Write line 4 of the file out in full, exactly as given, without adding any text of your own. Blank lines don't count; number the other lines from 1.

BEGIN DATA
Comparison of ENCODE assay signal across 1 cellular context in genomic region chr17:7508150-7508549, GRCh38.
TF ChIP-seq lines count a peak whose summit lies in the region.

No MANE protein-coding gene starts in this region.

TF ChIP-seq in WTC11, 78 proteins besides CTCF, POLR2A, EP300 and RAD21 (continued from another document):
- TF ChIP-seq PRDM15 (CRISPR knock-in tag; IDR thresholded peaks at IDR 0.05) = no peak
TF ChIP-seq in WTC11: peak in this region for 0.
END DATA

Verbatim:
TF ChIP-seq in WTC11, 78 proteins besides CTCF, POLR2A, EP300 and RAD21 (continued from another document):